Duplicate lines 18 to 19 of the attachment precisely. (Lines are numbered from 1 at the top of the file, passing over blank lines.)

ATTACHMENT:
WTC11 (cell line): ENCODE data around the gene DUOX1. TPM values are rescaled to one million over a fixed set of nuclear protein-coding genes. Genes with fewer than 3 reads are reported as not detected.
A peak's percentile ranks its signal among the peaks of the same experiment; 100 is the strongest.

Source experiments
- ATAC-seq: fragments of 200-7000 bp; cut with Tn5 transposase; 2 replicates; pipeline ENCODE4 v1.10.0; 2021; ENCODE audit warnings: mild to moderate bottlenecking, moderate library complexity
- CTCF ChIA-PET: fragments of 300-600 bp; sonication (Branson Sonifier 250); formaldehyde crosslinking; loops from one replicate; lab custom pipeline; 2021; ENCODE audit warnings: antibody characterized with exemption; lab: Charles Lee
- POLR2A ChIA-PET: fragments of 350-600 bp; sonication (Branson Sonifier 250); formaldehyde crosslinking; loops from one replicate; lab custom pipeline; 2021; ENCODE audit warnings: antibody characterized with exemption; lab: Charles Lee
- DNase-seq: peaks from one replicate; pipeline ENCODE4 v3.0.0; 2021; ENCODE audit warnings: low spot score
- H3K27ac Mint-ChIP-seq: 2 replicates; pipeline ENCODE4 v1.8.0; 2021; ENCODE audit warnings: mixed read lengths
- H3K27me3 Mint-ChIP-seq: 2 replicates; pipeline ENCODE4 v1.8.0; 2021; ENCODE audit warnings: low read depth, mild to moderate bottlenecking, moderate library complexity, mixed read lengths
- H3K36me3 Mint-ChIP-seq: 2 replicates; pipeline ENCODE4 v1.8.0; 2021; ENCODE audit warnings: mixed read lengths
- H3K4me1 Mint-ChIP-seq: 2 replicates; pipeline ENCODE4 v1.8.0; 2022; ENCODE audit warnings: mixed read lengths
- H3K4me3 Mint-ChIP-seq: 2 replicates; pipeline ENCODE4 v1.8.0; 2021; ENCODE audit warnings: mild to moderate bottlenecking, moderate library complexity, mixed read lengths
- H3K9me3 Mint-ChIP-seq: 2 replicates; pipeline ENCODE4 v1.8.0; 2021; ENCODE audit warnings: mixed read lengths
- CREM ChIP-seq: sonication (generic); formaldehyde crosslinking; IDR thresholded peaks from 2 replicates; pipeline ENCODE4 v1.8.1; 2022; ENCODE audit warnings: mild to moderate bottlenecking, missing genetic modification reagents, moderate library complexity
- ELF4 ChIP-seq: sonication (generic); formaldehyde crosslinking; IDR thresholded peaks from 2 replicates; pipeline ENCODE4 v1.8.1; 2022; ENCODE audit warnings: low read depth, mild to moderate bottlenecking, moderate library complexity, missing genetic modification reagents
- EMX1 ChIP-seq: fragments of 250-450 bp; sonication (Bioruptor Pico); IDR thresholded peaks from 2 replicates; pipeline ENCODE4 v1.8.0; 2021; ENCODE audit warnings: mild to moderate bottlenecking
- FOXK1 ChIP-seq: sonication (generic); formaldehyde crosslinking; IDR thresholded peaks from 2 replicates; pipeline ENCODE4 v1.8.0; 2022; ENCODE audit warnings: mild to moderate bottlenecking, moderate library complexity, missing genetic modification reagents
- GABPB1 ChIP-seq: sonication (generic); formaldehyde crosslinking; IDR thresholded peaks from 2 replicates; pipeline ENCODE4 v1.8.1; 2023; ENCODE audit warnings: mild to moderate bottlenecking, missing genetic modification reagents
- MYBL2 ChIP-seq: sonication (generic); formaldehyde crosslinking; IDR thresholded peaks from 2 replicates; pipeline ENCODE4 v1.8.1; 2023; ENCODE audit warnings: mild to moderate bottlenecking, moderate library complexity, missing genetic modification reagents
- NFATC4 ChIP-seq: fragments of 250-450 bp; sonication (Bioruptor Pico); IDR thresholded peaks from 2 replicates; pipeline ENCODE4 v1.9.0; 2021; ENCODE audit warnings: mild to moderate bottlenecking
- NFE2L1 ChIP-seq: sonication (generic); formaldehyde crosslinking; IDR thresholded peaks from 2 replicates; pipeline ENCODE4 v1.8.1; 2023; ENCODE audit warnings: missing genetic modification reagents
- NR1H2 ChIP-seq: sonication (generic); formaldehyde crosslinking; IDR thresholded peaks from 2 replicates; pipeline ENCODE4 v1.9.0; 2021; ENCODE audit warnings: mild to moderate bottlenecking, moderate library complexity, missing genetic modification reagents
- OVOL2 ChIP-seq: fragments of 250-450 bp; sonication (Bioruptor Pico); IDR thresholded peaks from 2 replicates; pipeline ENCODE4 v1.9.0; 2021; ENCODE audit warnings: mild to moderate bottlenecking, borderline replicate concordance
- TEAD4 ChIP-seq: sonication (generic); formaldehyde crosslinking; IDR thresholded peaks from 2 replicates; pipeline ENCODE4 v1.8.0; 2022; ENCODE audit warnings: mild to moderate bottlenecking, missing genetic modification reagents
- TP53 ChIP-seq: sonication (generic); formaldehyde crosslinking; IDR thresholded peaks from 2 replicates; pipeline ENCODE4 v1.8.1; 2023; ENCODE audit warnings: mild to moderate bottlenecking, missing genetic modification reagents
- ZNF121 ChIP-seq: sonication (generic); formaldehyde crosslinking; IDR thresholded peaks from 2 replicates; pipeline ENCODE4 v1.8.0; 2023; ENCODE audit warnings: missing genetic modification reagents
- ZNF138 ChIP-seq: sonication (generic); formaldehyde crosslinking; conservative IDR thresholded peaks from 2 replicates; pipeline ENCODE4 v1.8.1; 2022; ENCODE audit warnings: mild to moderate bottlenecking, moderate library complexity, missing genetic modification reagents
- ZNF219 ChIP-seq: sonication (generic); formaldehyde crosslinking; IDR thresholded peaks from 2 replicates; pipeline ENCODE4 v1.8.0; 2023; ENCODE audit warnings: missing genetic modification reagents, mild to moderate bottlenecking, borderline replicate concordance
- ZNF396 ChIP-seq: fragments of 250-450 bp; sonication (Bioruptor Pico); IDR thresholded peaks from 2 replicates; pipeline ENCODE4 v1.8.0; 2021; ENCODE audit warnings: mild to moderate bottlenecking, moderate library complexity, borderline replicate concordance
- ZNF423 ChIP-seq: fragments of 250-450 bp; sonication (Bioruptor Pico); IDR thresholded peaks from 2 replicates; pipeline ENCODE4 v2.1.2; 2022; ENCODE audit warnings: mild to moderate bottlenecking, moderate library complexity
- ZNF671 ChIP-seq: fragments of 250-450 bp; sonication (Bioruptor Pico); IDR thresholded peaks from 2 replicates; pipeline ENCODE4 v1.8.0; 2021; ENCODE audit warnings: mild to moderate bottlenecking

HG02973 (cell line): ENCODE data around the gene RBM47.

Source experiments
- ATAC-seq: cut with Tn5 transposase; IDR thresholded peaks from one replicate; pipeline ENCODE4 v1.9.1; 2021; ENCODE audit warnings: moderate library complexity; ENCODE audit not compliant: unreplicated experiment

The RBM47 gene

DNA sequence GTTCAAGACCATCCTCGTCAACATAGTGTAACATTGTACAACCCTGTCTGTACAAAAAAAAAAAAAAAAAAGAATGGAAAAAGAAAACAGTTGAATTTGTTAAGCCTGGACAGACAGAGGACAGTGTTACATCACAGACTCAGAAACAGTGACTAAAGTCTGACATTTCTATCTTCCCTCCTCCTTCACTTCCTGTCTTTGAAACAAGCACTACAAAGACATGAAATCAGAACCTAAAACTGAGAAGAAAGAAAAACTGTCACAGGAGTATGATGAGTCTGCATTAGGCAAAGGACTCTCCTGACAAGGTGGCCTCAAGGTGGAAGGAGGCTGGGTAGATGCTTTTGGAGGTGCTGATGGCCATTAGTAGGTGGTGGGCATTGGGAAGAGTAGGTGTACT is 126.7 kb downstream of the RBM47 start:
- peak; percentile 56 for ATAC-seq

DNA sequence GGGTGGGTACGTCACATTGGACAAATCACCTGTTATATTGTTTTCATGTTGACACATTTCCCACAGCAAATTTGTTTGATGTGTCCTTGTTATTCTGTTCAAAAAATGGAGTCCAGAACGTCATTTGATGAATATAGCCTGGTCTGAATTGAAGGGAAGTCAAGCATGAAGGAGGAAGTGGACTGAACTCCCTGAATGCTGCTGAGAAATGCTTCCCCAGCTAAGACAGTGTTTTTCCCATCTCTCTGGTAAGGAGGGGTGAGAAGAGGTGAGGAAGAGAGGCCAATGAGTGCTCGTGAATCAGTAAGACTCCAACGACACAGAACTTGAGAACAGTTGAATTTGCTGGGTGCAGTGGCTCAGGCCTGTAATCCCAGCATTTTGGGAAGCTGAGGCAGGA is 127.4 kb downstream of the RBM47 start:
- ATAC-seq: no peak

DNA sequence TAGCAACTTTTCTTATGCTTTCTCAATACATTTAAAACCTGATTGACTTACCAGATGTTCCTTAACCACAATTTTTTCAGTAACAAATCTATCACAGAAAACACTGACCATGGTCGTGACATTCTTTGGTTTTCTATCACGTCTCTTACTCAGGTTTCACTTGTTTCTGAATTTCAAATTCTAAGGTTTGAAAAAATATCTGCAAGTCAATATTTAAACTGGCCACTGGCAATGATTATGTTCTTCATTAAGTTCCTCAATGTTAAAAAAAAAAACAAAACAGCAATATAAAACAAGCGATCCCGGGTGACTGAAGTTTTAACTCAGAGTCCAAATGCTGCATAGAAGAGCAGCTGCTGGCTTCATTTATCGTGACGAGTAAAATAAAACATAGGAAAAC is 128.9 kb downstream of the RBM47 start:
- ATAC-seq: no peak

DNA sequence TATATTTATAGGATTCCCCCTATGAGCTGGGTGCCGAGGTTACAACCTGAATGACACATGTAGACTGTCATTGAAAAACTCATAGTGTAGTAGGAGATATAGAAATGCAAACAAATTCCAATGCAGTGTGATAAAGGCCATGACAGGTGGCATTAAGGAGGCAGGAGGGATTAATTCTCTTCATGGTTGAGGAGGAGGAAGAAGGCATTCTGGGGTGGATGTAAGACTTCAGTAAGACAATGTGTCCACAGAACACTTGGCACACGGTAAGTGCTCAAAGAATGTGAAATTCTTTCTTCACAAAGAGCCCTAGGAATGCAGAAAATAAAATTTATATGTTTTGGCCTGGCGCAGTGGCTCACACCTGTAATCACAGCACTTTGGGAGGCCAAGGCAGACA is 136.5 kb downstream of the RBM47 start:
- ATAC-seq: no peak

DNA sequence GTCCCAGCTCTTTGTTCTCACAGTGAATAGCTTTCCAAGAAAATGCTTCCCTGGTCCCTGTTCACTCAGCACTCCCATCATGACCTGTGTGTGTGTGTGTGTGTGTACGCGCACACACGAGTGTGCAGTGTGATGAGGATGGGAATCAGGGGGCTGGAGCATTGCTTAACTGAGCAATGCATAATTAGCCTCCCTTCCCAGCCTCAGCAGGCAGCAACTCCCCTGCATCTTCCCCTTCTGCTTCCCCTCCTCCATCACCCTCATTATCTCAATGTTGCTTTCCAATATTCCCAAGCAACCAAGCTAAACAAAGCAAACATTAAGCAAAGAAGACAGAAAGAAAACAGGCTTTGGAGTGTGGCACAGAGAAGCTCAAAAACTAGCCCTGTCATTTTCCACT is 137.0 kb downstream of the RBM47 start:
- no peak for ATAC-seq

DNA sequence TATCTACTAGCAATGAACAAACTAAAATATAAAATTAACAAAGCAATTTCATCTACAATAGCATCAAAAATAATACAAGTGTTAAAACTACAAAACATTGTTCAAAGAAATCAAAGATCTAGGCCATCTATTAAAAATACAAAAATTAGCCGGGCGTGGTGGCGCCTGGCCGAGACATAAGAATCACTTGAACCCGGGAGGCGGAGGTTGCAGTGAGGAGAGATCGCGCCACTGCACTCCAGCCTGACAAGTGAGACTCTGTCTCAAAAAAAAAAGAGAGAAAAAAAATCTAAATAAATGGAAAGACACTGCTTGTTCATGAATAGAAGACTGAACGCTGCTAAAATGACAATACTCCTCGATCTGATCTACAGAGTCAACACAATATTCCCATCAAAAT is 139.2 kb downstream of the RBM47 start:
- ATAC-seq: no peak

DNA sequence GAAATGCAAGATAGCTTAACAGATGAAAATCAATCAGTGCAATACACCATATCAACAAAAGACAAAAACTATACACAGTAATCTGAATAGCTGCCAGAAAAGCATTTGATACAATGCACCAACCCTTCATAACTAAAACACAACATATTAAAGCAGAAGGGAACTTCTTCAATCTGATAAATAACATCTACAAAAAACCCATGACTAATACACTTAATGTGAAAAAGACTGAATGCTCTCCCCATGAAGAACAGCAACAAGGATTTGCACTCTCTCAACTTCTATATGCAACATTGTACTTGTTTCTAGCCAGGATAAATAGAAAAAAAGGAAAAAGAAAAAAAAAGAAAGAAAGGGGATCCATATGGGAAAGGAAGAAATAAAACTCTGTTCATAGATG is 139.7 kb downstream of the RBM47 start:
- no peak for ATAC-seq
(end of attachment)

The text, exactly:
- GABPB1 ChIP-seq: sonication (generic); formaldehyde crosslinking; IDR thresholded peaks from 2 replicates; pipeline ENCODE4 v1.8.1; 2023; ENCODE audit warnings: mild to moderate bottlenecking, missing genetic modification reagents
- MYBL2 ChIP-seq: sonication (generic); formaldehyde crosslinking; IDR thresholded peaks from 2 replicates; pipeline ENCODE4 v1.8.1; 2023; ENCODE audit warnings: mild to moderate bottlenecking, moderate library complexity, missing genetic modification reagents